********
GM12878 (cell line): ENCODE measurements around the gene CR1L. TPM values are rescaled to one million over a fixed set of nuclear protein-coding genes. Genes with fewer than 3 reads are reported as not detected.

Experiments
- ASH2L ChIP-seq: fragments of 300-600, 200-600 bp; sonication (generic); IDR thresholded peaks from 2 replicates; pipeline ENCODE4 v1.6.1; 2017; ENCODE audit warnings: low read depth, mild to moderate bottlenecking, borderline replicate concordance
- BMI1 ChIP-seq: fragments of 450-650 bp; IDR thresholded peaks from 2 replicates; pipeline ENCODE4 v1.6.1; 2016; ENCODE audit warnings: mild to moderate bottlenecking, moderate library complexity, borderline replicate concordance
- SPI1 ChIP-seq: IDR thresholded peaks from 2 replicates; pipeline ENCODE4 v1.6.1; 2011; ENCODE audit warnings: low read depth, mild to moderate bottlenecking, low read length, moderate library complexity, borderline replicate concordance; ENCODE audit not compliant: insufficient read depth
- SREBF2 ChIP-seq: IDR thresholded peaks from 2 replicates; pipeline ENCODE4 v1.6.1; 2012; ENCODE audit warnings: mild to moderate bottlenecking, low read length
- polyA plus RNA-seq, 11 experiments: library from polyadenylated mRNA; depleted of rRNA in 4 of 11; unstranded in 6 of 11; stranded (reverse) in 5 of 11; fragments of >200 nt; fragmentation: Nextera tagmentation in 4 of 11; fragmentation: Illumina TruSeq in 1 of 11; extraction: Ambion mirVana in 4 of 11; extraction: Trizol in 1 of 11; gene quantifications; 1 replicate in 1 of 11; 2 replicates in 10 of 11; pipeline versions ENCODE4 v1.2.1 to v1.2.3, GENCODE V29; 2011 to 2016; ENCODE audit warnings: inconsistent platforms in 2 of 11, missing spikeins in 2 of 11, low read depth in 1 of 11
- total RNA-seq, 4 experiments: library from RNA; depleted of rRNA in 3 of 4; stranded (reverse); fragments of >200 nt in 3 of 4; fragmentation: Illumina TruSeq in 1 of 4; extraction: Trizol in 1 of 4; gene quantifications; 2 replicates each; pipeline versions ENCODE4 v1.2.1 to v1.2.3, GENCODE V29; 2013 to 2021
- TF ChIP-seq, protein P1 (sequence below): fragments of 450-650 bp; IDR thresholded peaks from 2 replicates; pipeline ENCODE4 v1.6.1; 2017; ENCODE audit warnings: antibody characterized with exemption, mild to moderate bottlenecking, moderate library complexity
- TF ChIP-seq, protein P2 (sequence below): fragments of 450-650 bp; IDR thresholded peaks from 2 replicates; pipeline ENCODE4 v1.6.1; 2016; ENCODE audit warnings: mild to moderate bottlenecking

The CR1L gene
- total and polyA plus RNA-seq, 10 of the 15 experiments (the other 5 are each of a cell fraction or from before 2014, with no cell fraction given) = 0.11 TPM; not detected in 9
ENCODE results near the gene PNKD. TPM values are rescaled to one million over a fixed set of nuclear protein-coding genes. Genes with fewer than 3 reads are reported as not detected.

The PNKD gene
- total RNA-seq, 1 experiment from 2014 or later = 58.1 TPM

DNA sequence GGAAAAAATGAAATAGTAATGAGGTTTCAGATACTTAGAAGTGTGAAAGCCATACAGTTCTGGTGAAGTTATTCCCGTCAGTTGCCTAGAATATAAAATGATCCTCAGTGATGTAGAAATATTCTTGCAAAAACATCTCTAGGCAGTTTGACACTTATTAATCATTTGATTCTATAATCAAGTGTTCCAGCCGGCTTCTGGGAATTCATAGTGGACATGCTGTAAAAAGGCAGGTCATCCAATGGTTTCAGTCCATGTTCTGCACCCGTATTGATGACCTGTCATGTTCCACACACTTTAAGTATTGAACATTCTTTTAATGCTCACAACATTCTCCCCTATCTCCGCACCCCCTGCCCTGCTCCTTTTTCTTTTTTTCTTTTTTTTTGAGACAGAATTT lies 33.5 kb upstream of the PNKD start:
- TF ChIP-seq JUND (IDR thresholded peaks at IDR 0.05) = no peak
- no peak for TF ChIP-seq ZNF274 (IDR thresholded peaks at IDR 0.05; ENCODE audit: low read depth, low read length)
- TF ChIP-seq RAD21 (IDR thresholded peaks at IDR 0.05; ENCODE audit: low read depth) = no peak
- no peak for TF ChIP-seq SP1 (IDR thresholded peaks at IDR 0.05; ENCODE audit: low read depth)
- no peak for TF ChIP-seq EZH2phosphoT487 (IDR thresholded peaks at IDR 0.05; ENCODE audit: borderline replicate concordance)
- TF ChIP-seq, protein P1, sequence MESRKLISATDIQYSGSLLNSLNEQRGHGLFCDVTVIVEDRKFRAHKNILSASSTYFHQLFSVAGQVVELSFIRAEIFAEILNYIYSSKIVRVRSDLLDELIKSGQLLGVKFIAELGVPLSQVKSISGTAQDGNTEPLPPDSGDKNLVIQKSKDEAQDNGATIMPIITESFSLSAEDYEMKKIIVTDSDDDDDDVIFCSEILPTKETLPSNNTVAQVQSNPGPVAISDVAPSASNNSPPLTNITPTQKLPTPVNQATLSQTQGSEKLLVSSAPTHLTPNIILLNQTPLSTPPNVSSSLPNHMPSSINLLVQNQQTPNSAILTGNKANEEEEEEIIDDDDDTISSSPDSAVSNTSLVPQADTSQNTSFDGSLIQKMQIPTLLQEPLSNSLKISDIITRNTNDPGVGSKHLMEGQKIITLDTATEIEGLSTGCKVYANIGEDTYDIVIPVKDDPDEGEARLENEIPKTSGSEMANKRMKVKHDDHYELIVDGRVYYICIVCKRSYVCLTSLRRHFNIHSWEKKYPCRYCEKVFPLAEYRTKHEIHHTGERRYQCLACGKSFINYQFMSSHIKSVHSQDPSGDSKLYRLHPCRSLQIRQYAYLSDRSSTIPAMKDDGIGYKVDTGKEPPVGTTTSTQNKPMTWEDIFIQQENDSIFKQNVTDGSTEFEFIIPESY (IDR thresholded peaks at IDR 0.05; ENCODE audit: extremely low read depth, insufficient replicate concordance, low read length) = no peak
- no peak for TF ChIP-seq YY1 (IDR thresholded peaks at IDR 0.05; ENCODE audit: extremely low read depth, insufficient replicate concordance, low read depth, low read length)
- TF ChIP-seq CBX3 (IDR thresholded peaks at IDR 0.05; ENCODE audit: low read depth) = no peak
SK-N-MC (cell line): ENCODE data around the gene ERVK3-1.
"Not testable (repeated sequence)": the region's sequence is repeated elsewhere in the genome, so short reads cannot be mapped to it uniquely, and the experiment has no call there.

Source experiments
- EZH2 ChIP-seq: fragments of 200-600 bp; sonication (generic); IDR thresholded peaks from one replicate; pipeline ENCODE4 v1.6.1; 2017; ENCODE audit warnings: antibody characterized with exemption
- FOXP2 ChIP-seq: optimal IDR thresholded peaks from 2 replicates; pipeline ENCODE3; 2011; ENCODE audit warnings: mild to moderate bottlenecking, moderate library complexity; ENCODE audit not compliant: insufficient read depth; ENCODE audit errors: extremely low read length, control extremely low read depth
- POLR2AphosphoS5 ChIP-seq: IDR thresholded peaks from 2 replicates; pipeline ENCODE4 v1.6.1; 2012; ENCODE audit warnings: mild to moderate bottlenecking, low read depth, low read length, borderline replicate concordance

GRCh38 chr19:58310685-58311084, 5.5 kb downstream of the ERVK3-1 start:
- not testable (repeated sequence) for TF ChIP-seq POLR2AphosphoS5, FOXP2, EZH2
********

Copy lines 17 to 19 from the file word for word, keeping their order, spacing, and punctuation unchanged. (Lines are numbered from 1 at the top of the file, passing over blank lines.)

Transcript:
- TF ChIP-seq JUND (IDR thresholded peaks at IDR 0.05) = no peak
- no peak for TF ChIP-seq ZNF274 (IDR thresholded peaks at IDR 0.05; ENCODE audit: low read depth, low read length)
- TF ChIP-seq RAD21 (IDR thresholded peaks at IDR 0.05; ENCODE audit: low read depth) = no peak